A wonderfully interactive story with a calming ending that should help a child settle down to sleep.
Felix is a small tree frog and he’s lost. He’s also rather frightened by the scary noises in the jungle. There’s the ‘Plip! Plop! Plip! Splosh!’ of the turtle and a ‘Pitter-patter! Rustle! Rustle!’ of the Beetle, not to mention the ‘Crack! Crunch! Clatter!’ of the cheeky monkeys and the ‘Swooshy-whooshy’ of the slithery snake. Luckily, you (the reader) can help by explaining the noises, by scaring away the snake and by helping Felix climb the tree faster. And, if you do, Felix might just be able to find a safe place to sleep and someone special to settle him down to sleep.
Picture books don’t normally address the reader directly and they rarely require the reader to participate in the action. Leap Frog by Jane Clarke and Britta Teckentrup, however, does both and the result is a wonderfully interactive story that’s likely to become a firm favourite with children.
The appeal of the book will, however, depend on the participation of a suitably engaged adult who’s prepared to read and help their child act on all the instructions. This starts on the first page where you’ll be asked to spot the small frog who isn’t joining in. Later you’ll have to clap your hands together and shout, “Shoo, slithery snake!” and a bit later still you’ll be counting the branches from 1 to 10 as you encourage Felix to climb faster and faster.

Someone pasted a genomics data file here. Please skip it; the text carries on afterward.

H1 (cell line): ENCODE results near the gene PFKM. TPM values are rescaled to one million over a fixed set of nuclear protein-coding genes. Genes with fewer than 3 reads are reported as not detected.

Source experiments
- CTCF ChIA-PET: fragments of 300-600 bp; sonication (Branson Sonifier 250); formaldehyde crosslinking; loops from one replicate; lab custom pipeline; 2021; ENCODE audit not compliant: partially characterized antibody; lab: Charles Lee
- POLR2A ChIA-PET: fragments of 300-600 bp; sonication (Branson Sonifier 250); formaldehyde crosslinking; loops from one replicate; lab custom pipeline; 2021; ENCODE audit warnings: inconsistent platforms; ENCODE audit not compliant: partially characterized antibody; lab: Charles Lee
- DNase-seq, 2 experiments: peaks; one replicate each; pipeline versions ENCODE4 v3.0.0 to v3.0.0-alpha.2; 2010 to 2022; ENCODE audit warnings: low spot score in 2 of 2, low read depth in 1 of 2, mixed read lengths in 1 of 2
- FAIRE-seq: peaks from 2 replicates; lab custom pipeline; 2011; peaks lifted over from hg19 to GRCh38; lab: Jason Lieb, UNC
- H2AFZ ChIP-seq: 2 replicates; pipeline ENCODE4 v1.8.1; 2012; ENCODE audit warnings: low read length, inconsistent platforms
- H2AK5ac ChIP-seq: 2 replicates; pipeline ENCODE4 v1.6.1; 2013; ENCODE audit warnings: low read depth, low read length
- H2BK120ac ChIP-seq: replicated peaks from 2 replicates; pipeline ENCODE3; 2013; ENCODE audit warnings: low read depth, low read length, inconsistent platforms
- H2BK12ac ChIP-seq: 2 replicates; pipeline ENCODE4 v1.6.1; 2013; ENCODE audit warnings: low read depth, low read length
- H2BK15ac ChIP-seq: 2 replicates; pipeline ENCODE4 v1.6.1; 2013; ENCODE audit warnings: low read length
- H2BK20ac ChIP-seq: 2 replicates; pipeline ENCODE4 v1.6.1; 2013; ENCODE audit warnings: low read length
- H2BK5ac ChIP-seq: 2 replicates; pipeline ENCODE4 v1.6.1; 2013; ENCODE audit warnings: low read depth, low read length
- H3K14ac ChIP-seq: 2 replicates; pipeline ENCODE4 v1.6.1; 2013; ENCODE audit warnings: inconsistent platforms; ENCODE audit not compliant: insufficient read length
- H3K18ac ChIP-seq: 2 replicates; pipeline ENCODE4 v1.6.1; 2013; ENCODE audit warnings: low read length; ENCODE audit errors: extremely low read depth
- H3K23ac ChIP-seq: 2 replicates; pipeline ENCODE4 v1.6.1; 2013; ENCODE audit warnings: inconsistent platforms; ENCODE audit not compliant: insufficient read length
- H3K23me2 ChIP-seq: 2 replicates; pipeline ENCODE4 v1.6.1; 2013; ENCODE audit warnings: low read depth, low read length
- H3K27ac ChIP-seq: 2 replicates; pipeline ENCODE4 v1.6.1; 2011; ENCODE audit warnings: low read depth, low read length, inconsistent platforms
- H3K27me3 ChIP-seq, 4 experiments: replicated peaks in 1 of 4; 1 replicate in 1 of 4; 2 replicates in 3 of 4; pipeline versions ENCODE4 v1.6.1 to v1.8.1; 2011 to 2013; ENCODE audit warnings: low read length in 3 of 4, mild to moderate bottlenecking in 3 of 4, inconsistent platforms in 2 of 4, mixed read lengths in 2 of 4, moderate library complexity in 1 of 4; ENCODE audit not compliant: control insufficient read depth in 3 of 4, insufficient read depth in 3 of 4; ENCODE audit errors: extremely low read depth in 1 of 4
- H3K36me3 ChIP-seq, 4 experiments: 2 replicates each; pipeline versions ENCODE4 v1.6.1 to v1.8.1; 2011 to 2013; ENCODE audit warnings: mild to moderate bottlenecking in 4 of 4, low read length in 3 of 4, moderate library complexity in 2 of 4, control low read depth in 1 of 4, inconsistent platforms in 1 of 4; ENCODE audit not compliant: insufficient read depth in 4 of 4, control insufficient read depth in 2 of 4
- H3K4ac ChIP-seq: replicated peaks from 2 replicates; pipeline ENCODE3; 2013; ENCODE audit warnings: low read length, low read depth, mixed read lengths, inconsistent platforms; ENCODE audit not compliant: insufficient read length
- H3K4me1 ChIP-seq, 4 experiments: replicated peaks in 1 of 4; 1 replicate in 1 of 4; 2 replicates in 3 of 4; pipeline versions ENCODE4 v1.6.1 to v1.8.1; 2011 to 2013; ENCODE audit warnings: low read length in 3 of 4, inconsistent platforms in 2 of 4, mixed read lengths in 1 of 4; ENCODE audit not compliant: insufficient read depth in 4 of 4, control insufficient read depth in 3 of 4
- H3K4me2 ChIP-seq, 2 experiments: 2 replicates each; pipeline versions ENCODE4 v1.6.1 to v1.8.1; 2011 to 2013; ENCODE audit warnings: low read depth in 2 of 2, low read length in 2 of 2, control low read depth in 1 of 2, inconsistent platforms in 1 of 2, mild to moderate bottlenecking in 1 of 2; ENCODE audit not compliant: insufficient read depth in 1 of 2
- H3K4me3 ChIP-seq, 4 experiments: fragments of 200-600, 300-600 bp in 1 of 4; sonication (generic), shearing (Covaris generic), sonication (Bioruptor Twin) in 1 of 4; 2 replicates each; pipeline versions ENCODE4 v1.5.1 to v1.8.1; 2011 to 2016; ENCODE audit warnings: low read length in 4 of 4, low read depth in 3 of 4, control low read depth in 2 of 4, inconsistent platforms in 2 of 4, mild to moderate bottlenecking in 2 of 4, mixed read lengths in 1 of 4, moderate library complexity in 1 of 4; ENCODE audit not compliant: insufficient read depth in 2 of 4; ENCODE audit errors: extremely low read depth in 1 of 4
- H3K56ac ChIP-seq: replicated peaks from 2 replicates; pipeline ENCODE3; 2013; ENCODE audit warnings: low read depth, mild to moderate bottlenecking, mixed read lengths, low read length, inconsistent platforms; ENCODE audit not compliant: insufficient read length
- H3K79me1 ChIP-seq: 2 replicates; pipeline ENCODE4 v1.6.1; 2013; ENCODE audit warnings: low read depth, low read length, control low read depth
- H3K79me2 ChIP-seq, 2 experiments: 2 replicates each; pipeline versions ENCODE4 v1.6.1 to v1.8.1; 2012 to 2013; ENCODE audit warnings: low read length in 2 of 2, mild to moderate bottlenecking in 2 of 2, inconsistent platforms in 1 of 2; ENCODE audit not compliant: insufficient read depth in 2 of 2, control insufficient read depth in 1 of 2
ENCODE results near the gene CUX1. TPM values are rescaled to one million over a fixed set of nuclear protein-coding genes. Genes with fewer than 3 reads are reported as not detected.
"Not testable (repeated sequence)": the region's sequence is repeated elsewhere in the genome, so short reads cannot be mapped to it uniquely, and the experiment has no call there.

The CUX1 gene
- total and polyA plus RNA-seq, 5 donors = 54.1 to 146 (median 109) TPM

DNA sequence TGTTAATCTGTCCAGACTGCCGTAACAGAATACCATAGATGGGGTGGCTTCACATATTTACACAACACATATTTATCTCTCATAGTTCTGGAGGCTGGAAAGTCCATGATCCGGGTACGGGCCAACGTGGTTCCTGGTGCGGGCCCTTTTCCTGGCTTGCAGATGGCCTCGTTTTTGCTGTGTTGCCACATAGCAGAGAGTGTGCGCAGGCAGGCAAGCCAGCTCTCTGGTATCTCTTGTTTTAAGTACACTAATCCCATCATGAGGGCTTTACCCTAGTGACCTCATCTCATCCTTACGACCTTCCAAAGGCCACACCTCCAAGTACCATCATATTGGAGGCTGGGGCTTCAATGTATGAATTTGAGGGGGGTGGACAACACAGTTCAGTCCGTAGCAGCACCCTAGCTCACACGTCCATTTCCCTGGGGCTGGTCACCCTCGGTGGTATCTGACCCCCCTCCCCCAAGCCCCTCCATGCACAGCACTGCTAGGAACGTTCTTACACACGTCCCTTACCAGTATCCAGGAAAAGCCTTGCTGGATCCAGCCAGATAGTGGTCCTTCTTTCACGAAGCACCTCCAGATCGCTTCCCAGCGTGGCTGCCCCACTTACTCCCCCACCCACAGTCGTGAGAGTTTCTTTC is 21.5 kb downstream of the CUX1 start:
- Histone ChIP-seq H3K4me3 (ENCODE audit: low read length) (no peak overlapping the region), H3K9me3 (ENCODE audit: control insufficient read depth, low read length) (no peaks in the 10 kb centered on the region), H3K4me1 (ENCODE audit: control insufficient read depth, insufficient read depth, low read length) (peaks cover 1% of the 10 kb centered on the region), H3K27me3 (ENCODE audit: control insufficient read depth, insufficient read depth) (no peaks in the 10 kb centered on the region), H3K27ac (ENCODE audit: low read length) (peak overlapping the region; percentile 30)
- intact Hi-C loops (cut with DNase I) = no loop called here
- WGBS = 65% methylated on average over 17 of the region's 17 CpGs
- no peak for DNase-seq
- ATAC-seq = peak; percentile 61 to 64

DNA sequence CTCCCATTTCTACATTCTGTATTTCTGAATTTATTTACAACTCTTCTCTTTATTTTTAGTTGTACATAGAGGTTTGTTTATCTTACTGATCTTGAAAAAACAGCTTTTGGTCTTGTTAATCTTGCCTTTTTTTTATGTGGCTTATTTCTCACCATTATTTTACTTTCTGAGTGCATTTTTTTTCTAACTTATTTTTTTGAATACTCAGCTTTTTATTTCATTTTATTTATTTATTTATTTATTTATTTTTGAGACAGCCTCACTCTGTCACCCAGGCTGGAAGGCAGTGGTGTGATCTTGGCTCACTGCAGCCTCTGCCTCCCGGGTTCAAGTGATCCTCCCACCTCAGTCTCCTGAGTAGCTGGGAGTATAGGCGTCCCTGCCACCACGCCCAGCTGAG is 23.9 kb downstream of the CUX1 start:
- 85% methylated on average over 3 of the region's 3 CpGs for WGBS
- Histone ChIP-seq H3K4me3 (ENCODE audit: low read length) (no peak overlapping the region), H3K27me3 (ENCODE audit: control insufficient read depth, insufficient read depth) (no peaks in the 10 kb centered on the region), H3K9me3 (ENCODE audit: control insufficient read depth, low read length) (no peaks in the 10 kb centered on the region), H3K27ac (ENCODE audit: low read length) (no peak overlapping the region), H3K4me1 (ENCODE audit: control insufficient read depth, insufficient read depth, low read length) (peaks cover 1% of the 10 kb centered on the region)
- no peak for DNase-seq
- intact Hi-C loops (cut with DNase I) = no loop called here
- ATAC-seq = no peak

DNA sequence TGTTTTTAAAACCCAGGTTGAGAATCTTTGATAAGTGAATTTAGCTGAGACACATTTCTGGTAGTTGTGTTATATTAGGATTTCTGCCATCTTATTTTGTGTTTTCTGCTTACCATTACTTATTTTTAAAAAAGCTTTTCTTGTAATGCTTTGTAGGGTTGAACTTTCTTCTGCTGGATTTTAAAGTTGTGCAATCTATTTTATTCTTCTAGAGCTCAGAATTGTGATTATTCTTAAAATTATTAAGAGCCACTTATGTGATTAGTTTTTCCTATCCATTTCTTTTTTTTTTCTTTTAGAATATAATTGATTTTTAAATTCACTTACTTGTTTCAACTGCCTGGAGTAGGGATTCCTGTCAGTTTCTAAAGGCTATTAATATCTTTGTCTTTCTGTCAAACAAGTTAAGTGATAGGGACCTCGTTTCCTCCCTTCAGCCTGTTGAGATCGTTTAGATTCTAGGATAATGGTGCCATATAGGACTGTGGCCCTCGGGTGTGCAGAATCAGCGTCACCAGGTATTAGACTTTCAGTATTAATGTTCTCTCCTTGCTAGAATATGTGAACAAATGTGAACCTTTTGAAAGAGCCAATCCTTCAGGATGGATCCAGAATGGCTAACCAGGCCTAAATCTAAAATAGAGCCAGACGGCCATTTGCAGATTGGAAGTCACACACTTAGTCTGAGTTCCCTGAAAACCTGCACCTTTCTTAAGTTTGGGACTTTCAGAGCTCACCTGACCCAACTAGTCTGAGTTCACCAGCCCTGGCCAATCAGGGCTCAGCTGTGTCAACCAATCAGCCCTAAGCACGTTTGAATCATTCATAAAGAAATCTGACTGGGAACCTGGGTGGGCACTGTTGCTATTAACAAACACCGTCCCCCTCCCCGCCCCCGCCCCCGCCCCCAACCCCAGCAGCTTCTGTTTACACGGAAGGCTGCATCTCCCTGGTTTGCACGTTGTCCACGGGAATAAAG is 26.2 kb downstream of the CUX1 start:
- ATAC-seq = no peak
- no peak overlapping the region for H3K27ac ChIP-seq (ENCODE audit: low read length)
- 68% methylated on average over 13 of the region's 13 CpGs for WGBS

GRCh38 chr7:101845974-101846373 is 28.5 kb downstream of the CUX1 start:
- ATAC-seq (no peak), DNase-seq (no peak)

But don’t worry, you won’t need to rush through. There’s plenty of interest on every page and it’s definitely worth spending a few minutes admiring the bright pictures. Made up of a collage of textured patterns, these are in many ways reminiscent of the style of Eric Carle in his classic The Very Hungry Caterpillar or, less well-known, The Bad-Tempered Ladybird. Given the vibrancy of all the colours, it’s impressive that Felix manages to stand out on every page – but then he does have fluorescent green skin and orange eyes and feet!
While aimed at children towards the younger end of the picture book market, this book will probably also interest slightly older readers as it’s packed with information about jungle creatures, their habits and habitats. Adults will probably prefer the calming ending that should help a child settle down to go to sleep, just like Felix the Frog.
If you enjoyed this, why not try the other books by Jane Clarke and Britta Teckentrup, either Firefly Home or Neon Leon. Alternatively, why not try an interactive story from another author: I adored This book just stole my cat! by Richard Byrne.
Date: February 2019
Publisher: Nosy Crow